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The use of large language models (LLMs) is skyrocketing, and with good reason; it's really good. Over the last two weeks, ChatGPT has become my favorite tool. At work, I asked it how to build an obscure piece of Linux software against a modern kernel, and it told me how. It even generated code blocks with the bash commands needed to complete the task. I also asked it to do all sorts of silly things. For instance, it generated a fictional resume for Hulk Hogan where he has no previous IT experience but wants to transition into a role as an Azure Cloud Engineer. It did that, too, and it was hilarious. In fact, it's so good that it can generate articulate and convincing papers for your college coursework. Because of this, there is now a need for systems that detect machine-generated text.

Recently, a team of researchers at Stanford proposed a new method called DetectGPT, which aims to be among the first tools to combat generated text in higher education. The method is based around the idea that text generated by LLMs typically hover around specific regions of the negative curvature regions of the model's log probability function. Through this insight, the team developed a new barometer for judging if text is machine-generated which doesn't rely on training an AI or collecting large datasets to compare the text against. We can only guess this means human written text occupies positive curvature regions, but the source is not clear on this.

This method, called "zero-shot", allows DetectGPT to detect machine written text without any knowledge of the AI that was used to generate it. It operates in stark contrast to other methods which require training 'classifiers' and datasets of real and generated passages.

The team tested DetectGPT on a dataset of fake news articles (presumably anything that came out of CNET over the last year) and it outperformed other zero-shot methods for detecting machine-generated text. Specifically, they found that DetectGPT improved the detection of fake news articles generated by 20B parameter GPT-NeoX from 0.81 AUROC for the strongest zero-shot baseline to 0.95 AUROC for DetectGPT. Honestly, this is all French to me, but it purports a substantial improvement in detection performance and suggests that DetectGPT may be a promising way to scrutinize machine-generated text moving forward.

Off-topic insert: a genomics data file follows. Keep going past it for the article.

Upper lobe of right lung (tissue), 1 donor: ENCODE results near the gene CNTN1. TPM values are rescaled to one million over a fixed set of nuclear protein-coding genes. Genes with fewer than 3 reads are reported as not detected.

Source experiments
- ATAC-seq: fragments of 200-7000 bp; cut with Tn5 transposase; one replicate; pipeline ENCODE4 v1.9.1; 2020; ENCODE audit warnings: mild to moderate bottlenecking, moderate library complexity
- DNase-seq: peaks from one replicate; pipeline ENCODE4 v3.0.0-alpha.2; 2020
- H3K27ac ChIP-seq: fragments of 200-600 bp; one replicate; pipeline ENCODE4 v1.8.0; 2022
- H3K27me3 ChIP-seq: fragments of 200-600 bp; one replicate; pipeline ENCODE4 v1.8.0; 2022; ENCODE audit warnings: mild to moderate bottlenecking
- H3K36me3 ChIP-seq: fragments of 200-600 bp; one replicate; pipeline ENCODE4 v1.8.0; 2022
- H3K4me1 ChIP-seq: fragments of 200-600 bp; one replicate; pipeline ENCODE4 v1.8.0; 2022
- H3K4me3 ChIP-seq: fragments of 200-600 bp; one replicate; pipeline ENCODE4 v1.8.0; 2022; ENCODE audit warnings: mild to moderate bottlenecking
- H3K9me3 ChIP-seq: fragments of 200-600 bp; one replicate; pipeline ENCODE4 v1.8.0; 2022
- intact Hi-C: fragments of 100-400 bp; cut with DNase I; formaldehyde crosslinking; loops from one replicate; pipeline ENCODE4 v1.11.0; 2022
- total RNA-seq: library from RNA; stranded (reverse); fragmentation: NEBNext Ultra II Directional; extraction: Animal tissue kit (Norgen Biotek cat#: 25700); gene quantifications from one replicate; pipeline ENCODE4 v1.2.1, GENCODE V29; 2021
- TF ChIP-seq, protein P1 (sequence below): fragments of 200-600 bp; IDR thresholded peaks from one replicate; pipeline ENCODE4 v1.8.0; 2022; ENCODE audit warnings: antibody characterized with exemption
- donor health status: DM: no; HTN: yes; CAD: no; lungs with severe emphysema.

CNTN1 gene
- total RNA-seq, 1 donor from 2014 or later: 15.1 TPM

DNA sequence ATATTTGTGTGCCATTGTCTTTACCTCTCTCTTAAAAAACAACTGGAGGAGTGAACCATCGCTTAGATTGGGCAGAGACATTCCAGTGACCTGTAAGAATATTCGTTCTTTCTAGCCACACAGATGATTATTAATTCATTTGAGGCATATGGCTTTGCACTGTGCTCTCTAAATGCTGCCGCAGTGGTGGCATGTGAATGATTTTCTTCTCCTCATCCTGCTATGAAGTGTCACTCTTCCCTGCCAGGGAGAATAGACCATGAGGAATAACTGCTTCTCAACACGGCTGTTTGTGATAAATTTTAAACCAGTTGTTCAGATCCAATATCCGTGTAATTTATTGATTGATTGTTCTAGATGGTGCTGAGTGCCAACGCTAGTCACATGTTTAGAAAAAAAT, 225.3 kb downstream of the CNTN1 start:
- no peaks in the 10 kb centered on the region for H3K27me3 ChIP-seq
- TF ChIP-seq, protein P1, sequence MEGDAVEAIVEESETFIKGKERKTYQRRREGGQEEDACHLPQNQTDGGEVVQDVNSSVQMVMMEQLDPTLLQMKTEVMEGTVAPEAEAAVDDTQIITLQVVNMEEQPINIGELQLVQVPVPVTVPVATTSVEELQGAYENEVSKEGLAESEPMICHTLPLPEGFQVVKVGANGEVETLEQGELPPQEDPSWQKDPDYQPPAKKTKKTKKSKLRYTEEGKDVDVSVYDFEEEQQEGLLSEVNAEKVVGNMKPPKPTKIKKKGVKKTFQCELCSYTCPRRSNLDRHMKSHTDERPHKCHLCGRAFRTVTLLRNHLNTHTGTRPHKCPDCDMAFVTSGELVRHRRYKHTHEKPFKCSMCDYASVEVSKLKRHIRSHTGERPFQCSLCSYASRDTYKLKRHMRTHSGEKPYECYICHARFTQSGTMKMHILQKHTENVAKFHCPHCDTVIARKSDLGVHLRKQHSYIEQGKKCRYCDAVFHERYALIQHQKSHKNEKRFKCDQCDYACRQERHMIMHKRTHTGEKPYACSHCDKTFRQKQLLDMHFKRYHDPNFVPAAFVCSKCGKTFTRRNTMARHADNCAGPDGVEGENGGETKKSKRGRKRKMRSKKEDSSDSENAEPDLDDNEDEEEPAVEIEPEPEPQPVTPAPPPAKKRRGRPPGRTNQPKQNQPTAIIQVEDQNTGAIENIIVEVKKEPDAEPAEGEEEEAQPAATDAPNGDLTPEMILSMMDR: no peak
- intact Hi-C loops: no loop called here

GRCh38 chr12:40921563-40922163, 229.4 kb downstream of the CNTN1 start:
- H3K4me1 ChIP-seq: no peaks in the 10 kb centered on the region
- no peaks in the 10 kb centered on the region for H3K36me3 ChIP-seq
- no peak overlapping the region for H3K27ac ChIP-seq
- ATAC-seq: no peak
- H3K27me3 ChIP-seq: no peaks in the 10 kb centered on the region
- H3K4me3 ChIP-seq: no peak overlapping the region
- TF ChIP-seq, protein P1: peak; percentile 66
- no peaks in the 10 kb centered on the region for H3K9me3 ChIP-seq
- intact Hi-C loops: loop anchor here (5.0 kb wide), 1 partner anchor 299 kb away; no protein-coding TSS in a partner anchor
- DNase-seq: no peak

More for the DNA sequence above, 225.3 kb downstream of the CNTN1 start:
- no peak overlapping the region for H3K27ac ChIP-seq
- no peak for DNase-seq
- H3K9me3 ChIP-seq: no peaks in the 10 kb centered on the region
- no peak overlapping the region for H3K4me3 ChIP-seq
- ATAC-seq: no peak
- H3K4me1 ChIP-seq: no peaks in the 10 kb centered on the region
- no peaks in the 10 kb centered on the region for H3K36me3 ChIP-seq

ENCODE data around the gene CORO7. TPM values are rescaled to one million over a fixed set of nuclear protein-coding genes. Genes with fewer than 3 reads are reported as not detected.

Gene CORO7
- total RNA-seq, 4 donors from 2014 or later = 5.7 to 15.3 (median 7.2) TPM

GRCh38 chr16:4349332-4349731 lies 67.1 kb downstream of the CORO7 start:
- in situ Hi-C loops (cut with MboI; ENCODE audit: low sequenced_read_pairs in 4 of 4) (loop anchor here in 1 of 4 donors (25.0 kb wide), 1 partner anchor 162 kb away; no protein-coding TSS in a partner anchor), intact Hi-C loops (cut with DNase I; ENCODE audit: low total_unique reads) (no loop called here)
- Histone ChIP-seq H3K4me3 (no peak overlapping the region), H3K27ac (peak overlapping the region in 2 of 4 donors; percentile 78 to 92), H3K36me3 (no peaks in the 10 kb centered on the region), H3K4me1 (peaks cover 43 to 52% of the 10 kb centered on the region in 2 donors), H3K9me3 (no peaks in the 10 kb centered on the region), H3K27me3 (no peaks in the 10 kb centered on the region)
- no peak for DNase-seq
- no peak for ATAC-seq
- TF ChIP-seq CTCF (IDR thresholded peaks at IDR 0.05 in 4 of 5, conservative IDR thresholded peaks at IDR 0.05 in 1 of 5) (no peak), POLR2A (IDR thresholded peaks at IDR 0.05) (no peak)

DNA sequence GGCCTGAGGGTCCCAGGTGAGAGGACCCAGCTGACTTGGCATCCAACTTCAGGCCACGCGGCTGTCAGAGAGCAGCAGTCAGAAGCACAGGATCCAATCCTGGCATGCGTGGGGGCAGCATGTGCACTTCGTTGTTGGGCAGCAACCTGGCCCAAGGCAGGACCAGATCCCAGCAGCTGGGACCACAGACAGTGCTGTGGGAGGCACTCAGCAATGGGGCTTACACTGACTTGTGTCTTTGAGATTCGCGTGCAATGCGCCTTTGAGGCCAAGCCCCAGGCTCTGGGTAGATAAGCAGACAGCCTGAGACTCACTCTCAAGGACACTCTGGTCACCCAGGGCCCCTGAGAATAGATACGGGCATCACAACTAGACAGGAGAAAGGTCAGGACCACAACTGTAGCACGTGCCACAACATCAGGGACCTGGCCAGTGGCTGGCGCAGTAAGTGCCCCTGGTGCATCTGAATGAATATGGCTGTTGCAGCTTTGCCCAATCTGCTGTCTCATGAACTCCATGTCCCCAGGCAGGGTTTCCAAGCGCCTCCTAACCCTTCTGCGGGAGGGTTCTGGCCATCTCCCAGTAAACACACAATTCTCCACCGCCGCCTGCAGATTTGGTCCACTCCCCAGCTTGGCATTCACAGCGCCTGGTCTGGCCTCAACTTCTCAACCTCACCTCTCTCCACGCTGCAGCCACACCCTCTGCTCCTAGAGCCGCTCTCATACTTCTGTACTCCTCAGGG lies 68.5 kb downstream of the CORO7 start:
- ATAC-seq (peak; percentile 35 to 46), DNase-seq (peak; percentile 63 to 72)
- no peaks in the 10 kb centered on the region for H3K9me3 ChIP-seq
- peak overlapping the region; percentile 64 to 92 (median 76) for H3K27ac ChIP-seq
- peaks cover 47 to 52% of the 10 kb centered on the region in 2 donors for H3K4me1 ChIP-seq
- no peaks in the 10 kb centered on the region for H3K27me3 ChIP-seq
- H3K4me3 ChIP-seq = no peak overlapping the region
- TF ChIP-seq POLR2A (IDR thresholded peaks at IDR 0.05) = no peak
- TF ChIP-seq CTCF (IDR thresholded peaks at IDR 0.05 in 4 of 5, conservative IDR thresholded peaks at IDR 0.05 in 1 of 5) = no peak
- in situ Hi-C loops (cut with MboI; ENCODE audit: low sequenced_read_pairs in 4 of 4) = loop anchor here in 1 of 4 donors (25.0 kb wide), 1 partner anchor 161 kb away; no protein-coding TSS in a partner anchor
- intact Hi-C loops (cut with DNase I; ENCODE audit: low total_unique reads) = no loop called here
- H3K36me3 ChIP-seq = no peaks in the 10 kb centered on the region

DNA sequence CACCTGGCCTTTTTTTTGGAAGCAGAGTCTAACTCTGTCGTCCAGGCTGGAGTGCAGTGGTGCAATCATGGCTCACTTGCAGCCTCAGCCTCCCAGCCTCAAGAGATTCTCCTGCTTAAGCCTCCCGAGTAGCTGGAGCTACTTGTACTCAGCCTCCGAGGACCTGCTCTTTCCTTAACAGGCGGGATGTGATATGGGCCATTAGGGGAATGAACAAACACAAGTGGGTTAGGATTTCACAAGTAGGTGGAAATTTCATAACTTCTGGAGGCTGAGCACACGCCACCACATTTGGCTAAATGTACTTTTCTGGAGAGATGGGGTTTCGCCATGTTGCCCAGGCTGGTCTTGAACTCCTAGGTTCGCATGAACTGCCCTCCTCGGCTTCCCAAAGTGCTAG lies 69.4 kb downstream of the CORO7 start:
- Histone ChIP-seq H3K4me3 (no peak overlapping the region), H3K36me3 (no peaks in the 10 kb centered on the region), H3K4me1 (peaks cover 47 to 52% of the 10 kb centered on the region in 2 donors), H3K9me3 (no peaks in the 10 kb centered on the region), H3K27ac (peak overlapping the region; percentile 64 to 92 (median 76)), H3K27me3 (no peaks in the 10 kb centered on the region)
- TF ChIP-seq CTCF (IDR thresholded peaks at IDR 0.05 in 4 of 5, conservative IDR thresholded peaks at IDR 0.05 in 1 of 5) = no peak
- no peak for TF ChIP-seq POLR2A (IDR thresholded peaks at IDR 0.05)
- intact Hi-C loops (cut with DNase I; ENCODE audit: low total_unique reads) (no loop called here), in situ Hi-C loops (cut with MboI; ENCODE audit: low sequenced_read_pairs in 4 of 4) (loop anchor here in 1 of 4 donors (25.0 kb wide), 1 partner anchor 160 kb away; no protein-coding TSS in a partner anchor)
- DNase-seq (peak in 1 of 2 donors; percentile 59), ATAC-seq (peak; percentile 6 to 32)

In summary, DetectGPT is a new method for detecting machine-generated text that leverages the unique characteristics of text generated by LLMs. It is a zero-shot method that does not require any additional data or training, making it an efficient and effective tool for identifying machine-generated text. As the use of LLMs continues to grow, the importance of corresponding systems for detecting machine-generated text will become increasingly critical. DetectGPT is a promising approach that could have a significant impact in many areas, and its further development could be beneficial for many fields.
 

LDogg

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The only downside is whether the company would allow the API to be given to educational bodies is the next question. The idea is great in hindsight.

~LDogg
 

vtqhtr413

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Last week Microsoft announced 10,000 layoffs — and a multibillion-dollar investment in OpenAI, the company that created ChatGPT. But OpenAI also released a tool called Codex in August of 2021 "designed to translate natural language into code," reports Semafor. And now OpenAI "has ramped up its hiring around the world, bringing on roughly 1,000 remote contractors over the past six months in regions like Latin America and Eastern Europe, according to people familiar with the matter." The article points out that roughly 40% of those contractors "are computer programmers who are creating data for OpenAI's models to learn software engineering tasks." "A well-established company, which is determined to provide world-class AI technology to make the world a better and more efficient place, is looking for a Python Developer," reads one OpenAI job listing in Spanish, which was posted by an outsourcing agency.... OpenAI appears to be building a dataset that includes not just lines of code, but also the human explanations behind them written in natural language.